Bill Belichick Cites ‘Red Flag’ for Passing on Tom Brady in Fifth Round of 2000 Draft


While looking back to April 2000, head coach Bill Belichick appeared dumbfounded that Michigan quarterback Tom Brady could still be on the board when the Patriots were approaching their fifth-round pick.

But Belichick had to rationalize for a moment. He recalled Brady’s collegiate career, in which he was a masterful quarterback as a junior and a team captain as a senior. Yet, Michigan head coach Lloyd Carr kept yanking the starting job away from Brady during his senior season, instead favoring highly touted prospect Drew Henson.

Belichick said he could only go by what he saw of Brady on film, but the fact that Brady couldn’t keep his job was a red flag. Why, Belichick wondered, did they keep trying to replace him?

“We saw Tom time and again his senior year start the game off well, and so many times Tom would come back in, and rescue the situation, and pull out the win for Michigan against great competition, the biggest game,” Belichick said Tuesday on ESPN’s hour-long special, The Brady 6.

But of course, in the fifth round, the Patriots selected Boise State tight end Dave Stachelski and Missouri defensive tackle Jeff Marriott. One round later, Belichick finally got it right — after every team managed to get it wrong a total of 198 times.

ESPN’s feature told the story of the 2000 draft, most notably the six quarterbacks who were taken before Brady. And then it compared the careers of all seven of those signal-callers. It featured exclusive interviews with Brady, Belichick, Patriots owner Robert Kraft, former Patriots vice president of player personnel Scott Pioli, Carr, former Michigan teammate Aaron Shea, former 49ers head coach Steve Mariucci, former Ravens head coach Brian Billick and Tom Brady Sr.

Brady opened the show by naming the six quarterbacks who were drafted ahead of him — Chad Pennington (first round, No. 18 overall), Giovanni Carmazzi (third round, No. 65 overall), Chris Redman (third round, No. 75 overall), Tee Martin (fifth round, No. 163 overall), Marc Bulger (sixth round, No. 168 overall) and Spergon Wynn (sixth round, No. 183 overall). Interestingly, Carmazzi (who never played a regular-season down), Martin and Wynn combined to complete just 76 passes for one touchdown and eight interceptions in their NFL careers.

The feature — which also had exclusive interviews with Henson, Pennington, Redman, Martin, Bulger and Wynn — went into detail about the difficulty of Brady’s senior season and his depth-chart battle with Henson. Though Carr had traditionally given the job to the player with more experience, he used a rotation between his two quarterbacks despite Brady’s superior play.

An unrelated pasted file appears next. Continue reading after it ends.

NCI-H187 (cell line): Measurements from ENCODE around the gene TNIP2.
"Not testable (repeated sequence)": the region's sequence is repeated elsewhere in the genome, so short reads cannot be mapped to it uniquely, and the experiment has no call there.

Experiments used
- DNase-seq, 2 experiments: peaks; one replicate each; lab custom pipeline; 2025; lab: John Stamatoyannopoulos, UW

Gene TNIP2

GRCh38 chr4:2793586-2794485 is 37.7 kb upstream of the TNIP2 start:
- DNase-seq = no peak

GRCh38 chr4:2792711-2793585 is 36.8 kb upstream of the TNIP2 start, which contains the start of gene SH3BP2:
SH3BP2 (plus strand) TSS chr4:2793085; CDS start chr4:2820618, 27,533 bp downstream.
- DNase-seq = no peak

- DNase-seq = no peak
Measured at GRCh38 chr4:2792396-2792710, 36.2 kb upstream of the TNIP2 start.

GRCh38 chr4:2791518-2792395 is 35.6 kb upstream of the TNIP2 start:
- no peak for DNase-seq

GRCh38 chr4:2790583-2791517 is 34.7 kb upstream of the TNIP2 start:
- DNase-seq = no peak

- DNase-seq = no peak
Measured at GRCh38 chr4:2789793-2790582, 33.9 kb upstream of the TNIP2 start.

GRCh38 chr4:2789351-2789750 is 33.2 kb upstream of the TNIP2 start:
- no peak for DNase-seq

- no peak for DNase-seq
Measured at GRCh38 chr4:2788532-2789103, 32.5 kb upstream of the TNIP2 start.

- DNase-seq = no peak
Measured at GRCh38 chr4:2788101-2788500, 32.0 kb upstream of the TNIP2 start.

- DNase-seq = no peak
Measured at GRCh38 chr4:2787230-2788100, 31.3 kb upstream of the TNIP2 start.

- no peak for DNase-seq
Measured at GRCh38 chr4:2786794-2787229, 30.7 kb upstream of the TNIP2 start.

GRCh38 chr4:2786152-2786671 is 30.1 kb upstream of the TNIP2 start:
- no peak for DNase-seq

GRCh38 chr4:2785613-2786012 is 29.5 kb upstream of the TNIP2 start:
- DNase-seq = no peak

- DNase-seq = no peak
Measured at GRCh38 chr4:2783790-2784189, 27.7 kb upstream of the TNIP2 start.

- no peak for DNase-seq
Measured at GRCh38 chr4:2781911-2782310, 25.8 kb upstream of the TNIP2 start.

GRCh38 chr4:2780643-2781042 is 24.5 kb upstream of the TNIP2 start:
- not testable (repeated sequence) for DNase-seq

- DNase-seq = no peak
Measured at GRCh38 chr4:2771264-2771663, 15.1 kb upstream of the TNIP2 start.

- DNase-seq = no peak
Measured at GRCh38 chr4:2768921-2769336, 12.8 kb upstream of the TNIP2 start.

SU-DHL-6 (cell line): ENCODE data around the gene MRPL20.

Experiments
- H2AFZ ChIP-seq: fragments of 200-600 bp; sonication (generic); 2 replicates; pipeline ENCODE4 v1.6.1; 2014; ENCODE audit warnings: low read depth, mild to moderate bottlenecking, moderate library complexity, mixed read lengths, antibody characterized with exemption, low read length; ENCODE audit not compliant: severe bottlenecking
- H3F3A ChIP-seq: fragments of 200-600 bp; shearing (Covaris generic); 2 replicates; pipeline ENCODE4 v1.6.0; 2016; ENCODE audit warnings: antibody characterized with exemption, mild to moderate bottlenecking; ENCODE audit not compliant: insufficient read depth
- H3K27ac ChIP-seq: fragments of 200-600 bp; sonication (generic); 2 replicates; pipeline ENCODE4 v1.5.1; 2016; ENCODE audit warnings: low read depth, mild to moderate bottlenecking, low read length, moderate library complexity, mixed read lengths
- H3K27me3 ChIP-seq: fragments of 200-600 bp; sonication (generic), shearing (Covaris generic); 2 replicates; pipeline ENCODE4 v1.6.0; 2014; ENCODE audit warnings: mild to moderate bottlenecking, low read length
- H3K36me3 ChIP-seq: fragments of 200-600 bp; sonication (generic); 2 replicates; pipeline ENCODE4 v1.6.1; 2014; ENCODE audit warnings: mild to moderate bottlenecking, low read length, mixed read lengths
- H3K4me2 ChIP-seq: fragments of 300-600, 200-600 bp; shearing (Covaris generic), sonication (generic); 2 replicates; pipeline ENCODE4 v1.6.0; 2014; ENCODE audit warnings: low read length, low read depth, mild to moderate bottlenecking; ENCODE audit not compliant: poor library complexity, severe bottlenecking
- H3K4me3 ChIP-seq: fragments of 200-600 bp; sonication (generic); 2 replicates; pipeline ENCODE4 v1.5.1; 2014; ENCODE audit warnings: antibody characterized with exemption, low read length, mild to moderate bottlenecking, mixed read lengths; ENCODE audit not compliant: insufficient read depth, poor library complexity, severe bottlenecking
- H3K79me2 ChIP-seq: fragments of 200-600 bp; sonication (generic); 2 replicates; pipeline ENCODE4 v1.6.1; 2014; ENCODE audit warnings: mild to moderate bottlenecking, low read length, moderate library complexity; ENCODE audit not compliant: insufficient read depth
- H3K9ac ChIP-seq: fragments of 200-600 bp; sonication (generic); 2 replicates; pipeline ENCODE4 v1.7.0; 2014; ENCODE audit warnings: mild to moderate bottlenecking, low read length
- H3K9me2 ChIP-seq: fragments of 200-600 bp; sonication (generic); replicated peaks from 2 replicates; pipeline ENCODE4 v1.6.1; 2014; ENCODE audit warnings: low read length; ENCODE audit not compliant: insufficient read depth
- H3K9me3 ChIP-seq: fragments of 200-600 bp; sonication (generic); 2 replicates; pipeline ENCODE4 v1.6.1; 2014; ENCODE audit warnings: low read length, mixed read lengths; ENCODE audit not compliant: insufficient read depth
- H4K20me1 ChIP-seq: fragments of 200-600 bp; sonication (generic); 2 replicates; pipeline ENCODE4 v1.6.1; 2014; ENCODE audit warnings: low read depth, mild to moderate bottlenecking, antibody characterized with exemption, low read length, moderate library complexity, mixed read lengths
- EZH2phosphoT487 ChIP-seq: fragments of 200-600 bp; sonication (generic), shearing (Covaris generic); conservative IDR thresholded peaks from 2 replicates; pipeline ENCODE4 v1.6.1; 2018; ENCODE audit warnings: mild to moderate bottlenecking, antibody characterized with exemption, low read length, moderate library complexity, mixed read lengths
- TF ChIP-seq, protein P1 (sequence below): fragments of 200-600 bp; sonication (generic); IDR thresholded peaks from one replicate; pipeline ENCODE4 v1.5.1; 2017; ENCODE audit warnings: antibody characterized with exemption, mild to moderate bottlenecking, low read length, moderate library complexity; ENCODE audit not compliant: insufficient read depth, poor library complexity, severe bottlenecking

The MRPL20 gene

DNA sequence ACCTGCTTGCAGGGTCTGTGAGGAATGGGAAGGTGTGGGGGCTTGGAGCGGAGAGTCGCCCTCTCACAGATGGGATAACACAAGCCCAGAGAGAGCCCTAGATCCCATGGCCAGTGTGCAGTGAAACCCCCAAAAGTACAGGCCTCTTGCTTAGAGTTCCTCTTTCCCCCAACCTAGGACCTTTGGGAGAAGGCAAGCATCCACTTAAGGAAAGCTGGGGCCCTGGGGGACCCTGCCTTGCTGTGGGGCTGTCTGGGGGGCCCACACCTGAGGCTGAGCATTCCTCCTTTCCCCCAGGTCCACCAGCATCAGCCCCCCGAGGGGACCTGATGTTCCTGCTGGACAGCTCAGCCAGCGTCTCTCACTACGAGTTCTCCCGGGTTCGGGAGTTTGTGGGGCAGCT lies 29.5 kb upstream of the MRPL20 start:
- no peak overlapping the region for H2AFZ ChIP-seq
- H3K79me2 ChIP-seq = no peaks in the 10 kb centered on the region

Shea, one of the stars of the program, said Brady was the “best quarterback on the team, bar none. Ask any guy on that team.” Brady possessed the intangibles — he was even dubbed as “The Comeback Kid” at Michigan — but he wasn’t afraid to admit Henson was faster, stronger, quicker, more elusive and had a better arm.

Midway through his senior season, Brady got his starting job back on a full-time basis and led a 10-point fourth-quarter comeback to beat Penn State. The feature showed an archived television interview with Carr, who pronounced, “There is no greater leader in intercollegiate athletics than Tom Brady,”

The show also centered around Brady’s pre-draft process, and it had footage of his weigh-in, which portrayed him as a skinny, out-of-shape kid who hardly resembled a professional athlete.

Mariucci, who coached Brady’s hometown 49ers during the 2000 draft, said the quarterback was “a tall gangly kid, looked like he hadn’t ever seen a weight room.” Mariucci also referenced a local combine that the 49ers ran before the draft that Brady attended. But Mariucci said Brady “did nothing to make us say we needed to draft this guy.” Instead, the 49ers went with the athletically gifted Carmazzi.

Later, Mariucci cracked, “If I would have drafted him, I probably would have still been coaching there.”

A tearful Brady and his father also recalled his painful slide down the draft board. Brady Sr. said he was told his son would be a second- or third-round pick before the draft, and it created a very uncomfortable feeling at the Brady household throughout the day. It didn’t help when the draft broadcast showed that Wynn completed 47 percent of his passes as a senior at Texas State and had 12 touchdowns and 13 interceptions.

“It was just a tough day, you know?” Brady said.

From there, Brady entered Patriots training camp as the fourth-string quarterback, but two weeks into the summer, he called his agent to say he was ready to buy a house. Brady laughed at the notion that he wouldn’t make the team and joked that he just wanted to get a good interest rate.

Belichick admitted keeping Brady as the fourth quarterback was a “wasted roster spot,” but they couldn’t risk putting him on the practice squad because he could have been claimed off waivers. Shea also recalled a time when Brady was completely sure that he’d take Drew Bledsoe‘s job.

Brady’s dedication to prove people wrong dated back to each of his football stops. As a freshman in high school, Brady never played a down for a team that went 0-8 and didn’t score a single offensive touchdown, according to Brady Sr., and he only played as a sophomore after the starter quit.

And then there was his whole ordeal in college. Brady was passionate about the fact that if he didn’t practice well Tuesday, Wednesday and Thursday, he didn’t know if he’d start Saturday. He said that’s the same approach he has always taken in New England.

“I always want to feel like I’m the best quarterback for this team,” Brady said. “I want to earn it every single day.”

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